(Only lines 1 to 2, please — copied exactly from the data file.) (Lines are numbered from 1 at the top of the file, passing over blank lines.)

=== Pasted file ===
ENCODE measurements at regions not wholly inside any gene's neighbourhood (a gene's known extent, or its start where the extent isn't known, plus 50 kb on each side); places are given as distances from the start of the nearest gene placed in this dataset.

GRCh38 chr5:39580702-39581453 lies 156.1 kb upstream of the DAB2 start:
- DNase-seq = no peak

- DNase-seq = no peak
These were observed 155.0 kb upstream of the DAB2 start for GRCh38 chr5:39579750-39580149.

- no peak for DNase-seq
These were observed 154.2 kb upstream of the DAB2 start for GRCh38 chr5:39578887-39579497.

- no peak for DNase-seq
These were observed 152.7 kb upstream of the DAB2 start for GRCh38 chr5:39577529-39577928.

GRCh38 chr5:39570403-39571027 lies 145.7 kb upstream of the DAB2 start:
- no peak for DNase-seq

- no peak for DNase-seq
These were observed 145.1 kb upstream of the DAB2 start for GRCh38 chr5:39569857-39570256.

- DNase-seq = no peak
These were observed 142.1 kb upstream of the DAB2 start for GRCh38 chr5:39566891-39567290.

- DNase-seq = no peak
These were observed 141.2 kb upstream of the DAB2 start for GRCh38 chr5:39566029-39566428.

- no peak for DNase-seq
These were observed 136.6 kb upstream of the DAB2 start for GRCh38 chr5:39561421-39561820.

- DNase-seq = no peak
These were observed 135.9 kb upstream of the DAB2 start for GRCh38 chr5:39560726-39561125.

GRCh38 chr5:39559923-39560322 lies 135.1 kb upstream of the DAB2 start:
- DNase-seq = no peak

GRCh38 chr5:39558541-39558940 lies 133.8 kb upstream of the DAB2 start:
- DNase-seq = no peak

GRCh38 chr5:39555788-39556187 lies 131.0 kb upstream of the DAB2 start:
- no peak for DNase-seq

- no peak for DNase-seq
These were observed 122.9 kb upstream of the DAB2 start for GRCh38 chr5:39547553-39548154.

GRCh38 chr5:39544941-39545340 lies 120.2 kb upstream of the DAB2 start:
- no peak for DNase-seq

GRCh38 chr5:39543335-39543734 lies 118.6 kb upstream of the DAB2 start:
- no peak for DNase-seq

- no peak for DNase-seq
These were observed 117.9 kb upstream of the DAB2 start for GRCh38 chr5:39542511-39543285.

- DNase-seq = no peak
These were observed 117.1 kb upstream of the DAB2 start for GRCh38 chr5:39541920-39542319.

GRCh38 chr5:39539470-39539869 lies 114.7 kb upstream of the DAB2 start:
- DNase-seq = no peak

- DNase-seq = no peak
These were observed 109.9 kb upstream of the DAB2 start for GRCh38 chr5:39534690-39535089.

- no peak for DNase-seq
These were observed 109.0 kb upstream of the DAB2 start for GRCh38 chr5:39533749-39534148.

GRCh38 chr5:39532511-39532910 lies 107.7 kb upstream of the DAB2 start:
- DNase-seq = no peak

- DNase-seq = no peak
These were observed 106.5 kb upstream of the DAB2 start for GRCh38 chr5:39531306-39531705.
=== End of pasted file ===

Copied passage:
ENCODE measurements at regions not wholly inside any gene's neighbourhood (a gene's known extent, or its start where the extent isn't known, plus 50 kb on each side); places are given as distances from the start of the nearest gene placed in this dataset.

GRCh38 chr5:39580702-39581453 lies 156.1 kb upstream of the DAB2 start: